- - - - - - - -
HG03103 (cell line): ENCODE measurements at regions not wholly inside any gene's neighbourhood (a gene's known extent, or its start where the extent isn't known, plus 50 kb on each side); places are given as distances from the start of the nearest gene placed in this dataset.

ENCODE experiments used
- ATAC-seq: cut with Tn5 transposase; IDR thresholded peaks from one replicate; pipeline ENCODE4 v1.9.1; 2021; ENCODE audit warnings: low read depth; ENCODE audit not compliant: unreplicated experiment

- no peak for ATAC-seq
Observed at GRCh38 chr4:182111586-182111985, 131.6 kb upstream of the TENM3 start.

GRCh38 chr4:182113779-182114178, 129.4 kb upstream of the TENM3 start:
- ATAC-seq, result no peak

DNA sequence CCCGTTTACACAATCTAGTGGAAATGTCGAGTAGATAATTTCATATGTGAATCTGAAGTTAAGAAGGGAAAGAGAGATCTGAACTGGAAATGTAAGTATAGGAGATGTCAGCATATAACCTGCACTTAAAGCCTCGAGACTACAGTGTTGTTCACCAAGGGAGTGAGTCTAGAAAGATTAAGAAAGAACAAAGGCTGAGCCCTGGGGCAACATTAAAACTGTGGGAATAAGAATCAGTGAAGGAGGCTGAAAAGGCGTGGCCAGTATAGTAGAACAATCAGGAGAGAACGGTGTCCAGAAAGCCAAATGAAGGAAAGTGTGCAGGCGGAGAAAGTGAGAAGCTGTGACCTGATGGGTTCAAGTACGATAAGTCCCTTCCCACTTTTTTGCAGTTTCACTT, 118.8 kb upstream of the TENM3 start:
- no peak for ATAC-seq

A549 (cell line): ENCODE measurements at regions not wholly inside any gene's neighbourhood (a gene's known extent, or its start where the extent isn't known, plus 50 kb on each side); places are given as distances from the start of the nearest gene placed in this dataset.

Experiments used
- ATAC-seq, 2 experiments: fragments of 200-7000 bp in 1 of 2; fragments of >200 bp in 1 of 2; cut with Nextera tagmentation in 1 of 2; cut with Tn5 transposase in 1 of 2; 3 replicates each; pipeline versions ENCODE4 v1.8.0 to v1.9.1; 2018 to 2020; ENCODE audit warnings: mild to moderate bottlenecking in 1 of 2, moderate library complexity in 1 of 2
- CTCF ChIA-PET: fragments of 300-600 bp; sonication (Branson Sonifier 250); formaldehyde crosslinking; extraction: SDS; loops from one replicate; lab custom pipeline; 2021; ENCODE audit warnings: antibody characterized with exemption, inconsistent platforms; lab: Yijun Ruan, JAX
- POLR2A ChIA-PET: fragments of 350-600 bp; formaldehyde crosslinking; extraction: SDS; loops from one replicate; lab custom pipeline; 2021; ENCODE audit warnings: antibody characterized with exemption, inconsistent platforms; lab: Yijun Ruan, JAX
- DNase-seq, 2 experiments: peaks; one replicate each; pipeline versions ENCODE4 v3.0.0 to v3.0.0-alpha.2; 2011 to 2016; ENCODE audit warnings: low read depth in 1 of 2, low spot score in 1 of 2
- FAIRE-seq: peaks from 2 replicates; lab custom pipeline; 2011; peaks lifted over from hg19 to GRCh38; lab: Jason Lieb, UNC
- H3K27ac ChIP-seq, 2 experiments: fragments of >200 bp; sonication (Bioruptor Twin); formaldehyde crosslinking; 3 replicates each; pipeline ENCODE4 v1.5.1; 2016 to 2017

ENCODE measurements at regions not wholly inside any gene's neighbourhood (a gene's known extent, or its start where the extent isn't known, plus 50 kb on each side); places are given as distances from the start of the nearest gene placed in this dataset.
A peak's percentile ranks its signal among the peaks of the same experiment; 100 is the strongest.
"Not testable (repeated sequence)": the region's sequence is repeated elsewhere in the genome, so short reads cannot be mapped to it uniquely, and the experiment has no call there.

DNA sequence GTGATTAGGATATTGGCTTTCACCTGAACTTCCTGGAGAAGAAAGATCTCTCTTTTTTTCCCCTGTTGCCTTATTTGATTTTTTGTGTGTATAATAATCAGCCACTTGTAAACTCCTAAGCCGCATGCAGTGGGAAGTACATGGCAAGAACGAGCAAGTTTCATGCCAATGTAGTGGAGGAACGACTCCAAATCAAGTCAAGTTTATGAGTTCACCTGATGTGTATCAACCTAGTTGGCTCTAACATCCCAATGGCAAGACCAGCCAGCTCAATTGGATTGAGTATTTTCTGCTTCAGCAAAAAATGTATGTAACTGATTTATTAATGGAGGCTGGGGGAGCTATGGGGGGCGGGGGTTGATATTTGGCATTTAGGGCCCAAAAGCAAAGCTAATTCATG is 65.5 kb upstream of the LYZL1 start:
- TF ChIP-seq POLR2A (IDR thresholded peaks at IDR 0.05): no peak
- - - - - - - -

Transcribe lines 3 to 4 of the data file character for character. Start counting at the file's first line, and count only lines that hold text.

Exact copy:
- ATAC-seq: cut with Tn5 transposase; IDR thresholded peaks from one replicate; pipeline ENCODE4 v1.9.1; 2021; ENCODE audit warnings: low read depth; ENCODE audit not compliant: unreplicated experiment

- no peak for ATAC-seq